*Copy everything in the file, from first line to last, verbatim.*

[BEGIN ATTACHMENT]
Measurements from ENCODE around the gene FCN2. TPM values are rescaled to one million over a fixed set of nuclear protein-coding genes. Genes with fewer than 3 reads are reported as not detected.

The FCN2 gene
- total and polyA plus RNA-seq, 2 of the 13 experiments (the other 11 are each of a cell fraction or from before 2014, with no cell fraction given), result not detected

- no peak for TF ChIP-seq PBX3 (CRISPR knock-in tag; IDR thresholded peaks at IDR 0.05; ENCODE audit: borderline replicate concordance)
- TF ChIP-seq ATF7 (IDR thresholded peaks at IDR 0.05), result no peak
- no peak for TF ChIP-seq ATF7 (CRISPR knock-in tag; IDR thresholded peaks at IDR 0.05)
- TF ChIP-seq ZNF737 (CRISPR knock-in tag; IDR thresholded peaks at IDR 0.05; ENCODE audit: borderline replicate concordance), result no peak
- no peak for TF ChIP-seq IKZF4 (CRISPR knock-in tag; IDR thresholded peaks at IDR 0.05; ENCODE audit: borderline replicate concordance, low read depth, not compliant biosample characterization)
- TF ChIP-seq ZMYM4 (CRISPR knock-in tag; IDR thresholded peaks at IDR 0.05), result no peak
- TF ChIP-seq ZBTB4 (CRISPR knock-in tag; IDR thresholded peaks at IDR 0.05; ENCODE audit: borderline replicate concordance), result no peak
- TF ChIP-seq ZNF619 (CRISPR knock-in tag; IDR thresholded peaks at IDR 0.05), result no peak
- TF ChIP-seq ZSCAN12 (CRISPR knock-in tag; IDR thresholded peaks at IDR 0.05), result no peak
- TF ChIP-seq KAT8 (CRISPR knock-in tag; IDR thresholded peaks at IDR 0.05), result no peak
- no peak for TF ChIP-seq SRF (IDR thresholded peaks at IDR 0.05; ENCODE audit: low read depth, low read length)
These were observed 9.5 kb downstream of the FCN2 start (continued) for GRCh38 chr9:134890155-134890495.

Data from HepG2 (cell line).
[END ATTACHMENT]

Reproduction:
Measurements from ENCODE around the gene FCN2. TPM values are rescaled to one million over a fixed set of nuclear protein-coding genes. Genes with fewer than 3 reads are reported as not detected.

The FCN2 gene
- total and polyA plus RNA-seq, 2 of the 13 experiments (the other 11 are each of a cell fraction or from before 2014, with no cell fraction given), result not detected

- no peak for TF ChIP-seq PBX3 (CRISPR knock-in tag; IDR thresholded peaks at IDR 0.05; ENCODE audit: borderline replicate concordance)
- TF ChIP-seq ATF7 (IDR thresholded peaks at IDR 0.05), result no peak
- no peak for TF ChIP-seq ATF7 (CRISPR knock-in tag; IDR thresholded peaks at IDR 0.05)
- TF ChIP-seq ZNF737 (CRISPR knock-in tag; IDR thresholded peaks at IDR 0.05; ENCODE audit: borderline replicate concordance), result no peak
- no peak for TF ChIP-seq IKZF4 (CRISPR knock-in tag; IDR thresholded peaks at IDR 0.05; ENCODE audit: borderline replicate concordance, low read depth, not compliant biosample characterization)
- TF ChIP-seq ZMYM4 (CRISPR knock-in tag; IDR thresholded peaks at IDR 0.05), result no peak
- TF ChIP-seq ZBTB4 (CRISPR knock-in tag; IDR thresholded peaks at IDR 0.05; ENCODE audit: borderline replicate concordance), result no peak
- TF ChIP-seq ZNF619 (CRISPR knock-in tag; IDR thresholded peaks at IDR 0.05), result no peak
- TF ChIP-seq ZSCAN12 (CRISPR knock-in tag; IDR thresholded peaks at IDR 0.05), result no peak
- TF ChIP-seq KAT8 (CRISPR knock-in tag; IDR thresholded peaks at IDR 0.05), result no peak
- no peak for TF ChIP-seq SRF (IDR thresholded peaks at IDR 0.05; ENCODE audit: low read depth, low read length)
These were observed 9.5 kb downstream of the FCN2 start (continued) for GRCh38 chr9:134890155-134890495.

Data from HepG2 (cell line).